In Brief: Twice-Yearly Paliperidone (Invega Hafyera) for Schizophrenia

   
The Medical Letter on Drugs and Therapeutics • January 10, 2022;  (Issue 1641)
Invega Hafyera (Janssen), a long-acting, extended-release (ER) formulation of the second-generation antipsychotic paliperidone palmitate, has been approved by the FDA for twice-yearly IM treatment of...
Invega Hafyera (Janssen), a long-acting, extended-release (ER) formulation of the second-generation antipsychotic paliperidone palmitate, has been approved by the FDA for twice-yearly IM treatment of schizophrenia in adults who have been adequately treated with another injectable ER formulation of the drug (Invega Sustenna or Invega Trinza). It is the first drug to become available in the US for twice-yearly treatment of schizophrenia.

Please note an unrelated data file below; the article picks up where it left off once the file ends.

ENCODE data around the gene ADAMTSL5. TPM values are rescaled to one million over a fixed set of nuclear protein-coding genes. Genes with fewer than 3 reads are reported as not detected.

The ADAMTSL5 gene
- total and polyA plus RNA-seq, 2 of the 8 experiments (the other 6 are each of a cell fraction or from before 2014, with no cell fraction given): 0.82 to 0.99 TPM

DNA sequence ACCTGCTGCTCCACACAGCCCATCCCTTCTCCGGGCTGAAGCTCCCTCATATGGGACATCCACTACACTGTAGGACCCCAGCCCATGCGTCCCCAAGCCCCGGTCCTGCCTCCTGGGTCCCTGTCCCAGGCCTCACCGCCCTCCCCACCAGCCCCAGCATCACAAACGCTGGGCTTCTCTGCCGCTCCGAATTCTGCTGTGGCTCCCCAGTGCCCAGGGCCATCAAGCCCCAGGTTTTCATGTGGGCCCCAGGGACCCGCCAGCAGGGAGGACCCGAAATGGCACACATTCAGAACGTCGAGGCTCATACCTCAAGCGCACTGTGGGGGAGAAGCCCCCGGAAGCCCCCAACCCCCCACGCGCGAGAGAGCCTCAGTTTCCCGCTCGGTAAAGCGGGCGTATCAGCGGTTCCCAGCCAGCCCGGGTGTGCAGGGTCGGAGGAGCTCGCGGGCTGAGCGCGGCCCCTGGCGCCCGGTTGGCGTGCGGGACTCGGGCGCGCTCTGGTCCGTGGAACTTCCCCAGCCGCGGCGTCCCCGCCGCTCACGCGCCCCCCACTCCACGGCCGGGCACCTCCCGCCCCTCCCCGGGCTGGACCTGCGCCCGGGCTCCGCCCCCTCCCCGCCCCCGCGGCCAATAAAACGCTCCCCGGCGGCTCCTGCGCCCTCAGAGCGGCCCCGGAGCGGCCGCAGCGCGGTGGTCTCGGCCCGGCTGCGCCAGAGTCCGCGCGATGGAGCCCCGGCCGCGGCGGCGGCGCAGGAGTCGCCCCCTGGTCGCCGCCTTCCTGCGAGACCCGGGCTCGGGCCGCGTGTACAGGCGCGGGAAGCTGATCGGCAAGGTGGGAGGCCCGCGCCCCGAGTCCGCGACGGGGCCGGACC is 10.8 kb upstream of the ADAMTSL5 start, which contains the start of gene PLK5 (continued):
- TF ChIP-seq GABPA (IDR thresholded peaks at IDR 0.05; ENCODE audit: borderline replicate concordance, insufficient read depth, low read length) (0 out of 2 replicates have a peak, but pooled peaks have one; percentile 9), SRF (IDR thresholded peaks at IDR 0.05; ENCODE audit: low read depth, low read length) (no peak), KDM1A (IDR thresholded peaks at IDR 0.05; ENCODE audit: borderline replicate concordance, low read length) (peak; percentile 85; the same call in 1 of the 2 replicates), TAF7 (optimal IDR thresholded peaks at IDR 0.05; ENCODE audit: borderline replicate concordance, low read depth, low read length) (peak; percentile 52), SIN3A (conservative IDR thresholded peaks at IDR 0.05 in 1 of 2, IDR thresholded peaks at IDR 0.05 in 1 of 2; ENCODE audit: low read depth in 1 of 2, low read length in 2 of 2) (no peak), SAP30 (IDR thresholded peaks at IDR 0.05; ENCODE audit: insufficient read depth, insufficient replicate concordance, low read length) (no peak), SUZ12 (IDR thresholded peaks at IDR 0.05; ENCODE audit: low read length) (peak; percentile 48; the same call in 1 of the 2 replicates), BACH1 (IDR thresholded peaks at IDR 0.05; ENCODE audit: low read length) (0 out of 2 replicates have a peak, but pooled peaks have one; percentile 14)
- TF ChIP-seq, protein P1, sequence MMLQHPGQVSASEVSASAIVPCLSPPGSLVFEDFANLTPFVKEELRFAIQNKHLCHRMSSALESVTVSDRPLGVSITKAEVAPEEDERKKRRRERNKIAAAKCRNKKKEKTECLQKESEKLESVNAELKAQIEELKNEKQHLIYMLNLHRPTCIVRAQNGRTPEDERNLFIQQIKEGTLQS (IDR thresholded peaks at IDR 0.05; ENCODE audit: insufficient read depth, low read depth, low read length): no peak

Med Lett Drugs Ther. 2022 Jan 10;64(1641):7-8 | Show Full IntroductionHide Full Introduction

Lumateperone (Caplyta) for Schizophrenia

   
The Medical Letter on Drugs and Therapeutics • July 27, 2020;  (Issue 1603)
The FDA has approved lumateperone (Caplyta — Intracellular Therapies), an oral second-generation antipsychotic, for once-daily treatment of schizophrenia in adults. It is the 13th second-generation...
The FDA has approved lumateperone (Caplyta — Intracellular Therapies), an oral second-generation antipsychotic, for once-daily treatment of schizophrenia in adults. It is the 13th second-generation antipsychotic drug to be approved by the FDA for this indication.
Med Lett Drugs Ther. 2020 Jul 27;62(1603):113-6 | Show Full IntroductionHide Full Introduction

Drugs for Depression

   
The Medical Letter on Drugs and Therapeutics • February 24, 2020;  (Issue 1592)